Szasz's mental illness denial is not the only form of mental illness denial. He seemed to come more from a right-libertarian or neoliberal perspective, rather than a systemic perspective. In other words, Szasz had a tendency to assign all behaviours related to psychiatric diagnoses on the individual rather than on external factors. Rather than taking a, "sick society" or "only meds cause mental illness" approach to biological mental illness denial, Szasz took a, "people choose all behaviours", approach. An example would be how Szasz described how he believed drug addiction was entirely a matter of individual willpower, and downplayed the effect medication has on the brain as far as withdrawal. This mindset, if adopted by patients, could lead to withdrawals that are too fast or unorthodox and unsafe drug withdrawal practices.
"Dacia Maraini: "Regarding the so-called insane persons, what does this new method entail?" Giorgio Antonucci: "For me it means that insane persons don't exist and that psychiatry must be completely eliminated."—Giorgio Antonucci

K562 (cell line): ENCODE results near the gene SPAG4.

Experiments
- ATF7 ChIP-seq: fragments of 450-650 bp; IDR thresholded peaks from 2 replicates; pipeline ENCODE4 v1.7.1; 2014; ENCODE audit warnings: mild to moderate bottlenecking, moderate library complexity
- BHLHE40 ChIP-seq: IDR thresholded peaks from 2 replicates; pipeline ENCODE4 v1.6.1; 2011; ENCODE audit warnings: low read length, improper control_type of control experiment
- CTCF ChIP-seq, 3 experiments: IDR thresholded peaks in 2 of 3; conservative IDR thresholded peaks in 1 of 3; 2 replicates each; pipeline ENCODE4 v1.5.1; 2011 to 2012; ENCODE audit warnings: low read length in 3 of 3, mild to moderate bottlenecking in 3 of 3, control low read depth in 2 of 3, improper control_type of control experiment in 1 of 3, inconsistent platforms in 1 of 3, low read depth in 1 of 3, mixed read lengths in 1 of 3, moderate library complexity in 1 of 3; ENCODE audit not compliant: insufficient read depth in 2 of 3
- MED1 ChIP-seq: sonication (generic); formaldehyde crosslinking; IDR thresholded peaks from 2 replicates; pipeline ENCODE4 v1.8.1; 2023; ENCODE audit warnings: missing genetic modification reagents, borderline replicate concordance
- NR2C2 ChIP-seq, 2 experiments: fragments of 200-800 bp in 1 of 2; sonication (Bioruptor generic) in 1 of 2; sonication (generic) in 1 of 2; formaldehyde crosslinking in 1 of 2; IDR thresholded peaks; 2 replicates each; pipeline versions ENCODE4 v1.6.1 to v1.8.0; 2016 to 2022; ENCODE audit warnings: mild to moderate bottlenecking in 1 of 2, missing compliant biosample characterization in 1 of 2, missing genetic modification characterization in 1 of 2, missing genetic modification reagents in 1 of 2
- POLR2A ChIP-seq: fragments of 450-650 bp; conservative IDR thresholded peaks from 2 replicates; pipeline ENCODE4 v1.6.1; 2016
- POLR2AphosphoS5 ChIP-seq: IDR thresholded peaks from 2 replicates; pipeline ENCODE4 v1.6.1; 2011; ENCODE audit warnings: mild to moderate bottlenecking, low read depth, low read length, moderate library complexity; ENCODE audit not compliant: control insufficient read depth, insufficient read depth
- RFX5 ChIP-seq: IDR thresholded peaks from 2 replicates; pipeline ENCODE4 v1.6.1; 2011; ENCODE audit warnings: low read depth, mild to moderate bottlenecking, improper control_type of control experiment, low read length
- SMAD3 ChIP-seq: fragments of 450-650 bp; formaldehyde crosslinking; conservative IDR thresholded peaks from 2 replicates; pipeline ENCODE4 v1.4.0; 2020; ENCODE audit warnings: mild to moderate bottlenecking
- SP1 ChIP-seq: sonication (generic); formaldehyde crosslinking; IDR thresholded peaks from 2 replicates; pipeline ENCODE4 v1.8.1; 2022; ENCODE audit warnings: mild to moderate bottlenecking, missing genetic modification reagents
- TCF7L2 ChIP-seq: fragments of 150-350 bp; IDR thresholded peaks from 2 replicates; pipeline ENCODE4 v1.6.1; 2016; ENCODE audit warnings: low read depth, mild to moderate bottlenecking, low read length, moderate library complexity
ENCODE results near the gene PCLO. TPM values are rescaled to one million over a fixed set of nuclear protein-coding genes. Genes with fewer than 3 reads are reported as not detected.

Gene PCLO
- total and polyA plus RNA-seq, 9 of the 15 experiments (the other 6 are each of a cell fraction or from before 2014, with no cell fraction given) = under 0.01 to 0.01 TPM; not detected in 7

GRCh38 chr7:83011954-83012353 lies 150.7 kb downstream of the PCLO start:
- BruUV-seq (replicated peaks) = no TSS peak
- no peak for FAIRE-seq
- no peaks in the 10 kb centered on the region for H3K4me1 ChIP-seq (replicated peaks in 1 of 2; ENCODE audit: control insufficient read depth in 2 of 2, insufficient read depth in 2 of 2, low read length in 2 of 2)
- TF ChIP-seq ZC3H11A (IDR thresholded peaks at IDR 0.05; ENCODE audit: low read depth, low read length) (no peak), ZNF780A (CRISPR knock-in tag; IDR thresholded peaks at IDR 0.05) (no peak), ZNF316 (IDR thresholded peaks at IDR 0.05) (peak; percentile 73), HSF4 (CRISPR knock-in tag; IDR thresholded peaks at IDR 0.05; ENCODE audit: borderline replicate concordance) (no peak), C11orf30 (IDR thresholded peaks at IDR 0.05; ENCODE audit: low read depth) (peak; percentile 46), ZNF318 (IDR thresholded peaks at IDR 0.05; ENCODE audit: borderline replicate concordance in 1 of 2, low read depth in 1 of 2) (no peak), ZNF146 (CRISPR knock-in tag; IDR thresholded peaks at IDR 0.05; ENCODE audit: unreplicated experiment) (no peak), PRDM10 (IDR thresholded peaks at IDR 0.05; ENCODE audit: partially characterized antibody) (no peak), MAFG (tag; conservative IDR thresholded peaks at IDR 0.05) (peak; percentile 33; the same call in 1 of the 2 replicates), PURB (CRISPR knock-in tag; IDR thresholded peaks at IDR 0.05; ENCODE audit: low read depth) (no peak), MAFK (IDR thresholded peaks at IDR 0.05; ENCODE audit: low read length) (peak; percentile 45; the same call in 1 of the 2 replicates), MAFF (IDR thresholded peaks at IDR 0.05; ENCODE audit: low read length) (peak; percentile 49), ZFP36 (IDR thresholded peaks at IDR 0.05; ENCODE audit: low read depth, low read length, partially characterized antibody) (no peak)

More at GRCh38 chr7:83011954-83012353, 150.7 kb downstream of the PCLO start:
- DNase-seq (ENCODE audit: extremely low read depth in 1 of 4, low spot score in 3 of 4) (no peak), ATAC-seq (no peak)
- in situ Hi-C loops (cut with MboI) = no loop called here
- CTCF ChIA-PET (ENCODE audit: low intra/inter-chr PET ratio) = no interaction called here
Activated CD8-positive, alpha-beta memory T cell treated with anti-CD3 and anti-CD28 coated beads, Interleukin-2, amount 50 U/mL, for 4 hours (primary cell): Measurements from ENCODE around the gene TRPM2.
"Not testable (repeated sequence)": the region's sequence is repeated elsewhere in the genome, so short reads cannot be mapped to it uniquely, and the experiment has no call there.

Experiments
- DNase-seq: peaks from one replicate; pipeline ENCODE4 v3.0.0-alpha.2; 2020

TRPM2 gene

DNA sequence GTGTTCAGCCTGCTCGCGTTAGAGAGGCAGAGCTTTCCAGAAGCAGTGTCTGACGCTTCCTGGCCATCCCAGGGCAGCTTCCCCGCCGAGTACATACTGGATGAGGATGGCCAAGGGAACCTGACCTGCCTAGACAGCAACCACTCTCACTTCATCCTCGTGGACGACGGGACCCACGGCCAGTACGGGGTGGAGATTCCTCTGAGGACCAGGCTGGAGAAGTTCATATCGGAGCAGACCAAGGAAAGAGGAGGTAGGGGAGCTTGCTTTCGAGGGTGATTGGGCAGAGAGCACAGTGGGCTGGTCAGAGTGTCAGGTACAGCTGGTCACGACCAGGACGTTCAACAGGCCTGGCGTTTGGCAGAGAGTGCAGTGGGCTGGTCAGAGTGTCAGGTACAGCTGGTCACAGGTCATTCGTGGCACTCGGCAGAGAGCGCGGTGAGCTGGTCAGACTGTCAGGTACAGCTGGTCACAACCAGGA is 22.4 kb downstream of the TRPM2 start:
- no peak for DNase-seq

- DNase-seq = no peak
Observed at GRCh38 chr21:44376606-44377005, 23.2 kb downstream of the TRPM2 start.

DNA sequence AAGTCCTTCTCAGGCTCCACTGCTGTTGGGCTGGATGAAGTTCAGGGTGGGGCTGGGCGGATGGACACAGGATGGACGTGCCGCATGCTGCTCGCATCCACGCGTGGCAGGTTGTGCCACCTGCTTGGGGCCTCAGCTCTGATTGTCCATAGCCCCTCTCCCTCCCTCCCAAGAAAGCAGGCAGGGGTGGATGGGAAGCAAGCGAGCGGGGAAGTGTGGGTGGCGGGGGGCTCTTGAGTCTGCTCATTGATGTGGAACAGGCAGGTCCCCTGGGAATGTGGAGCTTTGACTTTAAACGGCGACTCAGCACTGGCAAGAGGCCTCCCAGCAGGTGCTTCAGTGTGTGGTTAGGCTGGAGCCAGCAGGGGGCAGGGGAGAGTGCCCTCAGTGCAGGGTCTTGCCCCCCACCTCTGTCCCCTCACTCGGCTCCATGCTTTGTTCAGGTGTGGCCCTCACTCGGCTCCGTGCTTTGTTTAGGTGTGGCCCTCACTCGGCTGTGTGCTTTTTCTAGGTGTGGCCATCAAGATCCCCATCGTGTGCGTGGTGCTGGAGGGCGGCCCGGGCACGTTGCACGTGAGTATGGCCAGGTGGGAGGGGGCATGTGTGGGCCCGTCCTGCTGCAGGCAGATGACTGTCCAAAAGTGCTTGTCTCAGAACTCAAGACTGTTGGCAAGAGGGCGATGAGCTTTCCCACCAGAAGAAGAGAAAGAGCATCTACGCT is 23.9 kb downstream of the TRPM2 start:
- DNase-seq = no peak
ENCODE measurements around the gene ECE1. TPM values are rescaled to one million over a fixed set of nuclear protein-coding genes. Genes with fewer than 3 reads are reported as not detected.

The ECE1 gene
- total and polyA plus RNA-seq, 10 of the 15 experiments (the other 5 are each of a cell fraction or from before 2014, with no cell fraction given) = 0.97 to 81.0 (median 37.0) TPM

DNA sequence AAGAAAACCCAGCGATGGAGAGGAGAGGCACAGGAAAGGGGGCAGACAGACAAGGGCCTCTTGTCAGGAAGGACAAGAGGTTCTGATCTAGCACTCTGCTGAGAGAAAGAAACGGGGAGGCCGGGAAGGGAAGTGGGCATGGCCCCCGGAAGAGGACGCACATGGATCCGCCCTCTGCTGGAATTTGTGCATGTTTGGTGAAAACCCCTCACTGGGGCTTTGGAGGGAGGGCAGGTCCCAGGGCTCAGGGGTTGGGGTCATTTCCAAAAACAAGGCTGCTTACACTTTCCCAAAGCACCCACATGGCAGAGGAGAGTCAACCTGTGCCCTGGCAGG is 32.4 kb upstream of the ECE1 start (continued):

Giorgio Antonucci was a prominent Italian physician in the second half of the 20th century who was largely critical of psychiatry.
Again with Hubbard
This is where Hubbard comes back in. He saw an opportunity to further his crusade against psychiatry when he heard of Szasz's work and, in conjunction, the two formed the Citizens Commission on Human Rights (CCHR). Szasz never was and never became a Scientologist (ironically, Szasz is known as a staunch atheist), but the CCHR essentially became the anti-psychiatry front of the Co$ and acts on their direct order. The CCHR has been peddling its bullshit ever since, spewing some really batshit conspiracy theories claiming that psychiatry was responsible for World War I, Hitler, Stalin, and 9/11. They were also responsible for that Psychiatry: Industry of Death tour recently. Szasz himself never believed this nonsense, but acted as an enabler for the insanity coming out of the CCHR. Notable uber-quack Gary Null also has the CCHR to thank for his anti-medical anything position.
Loss of common cause and fractioning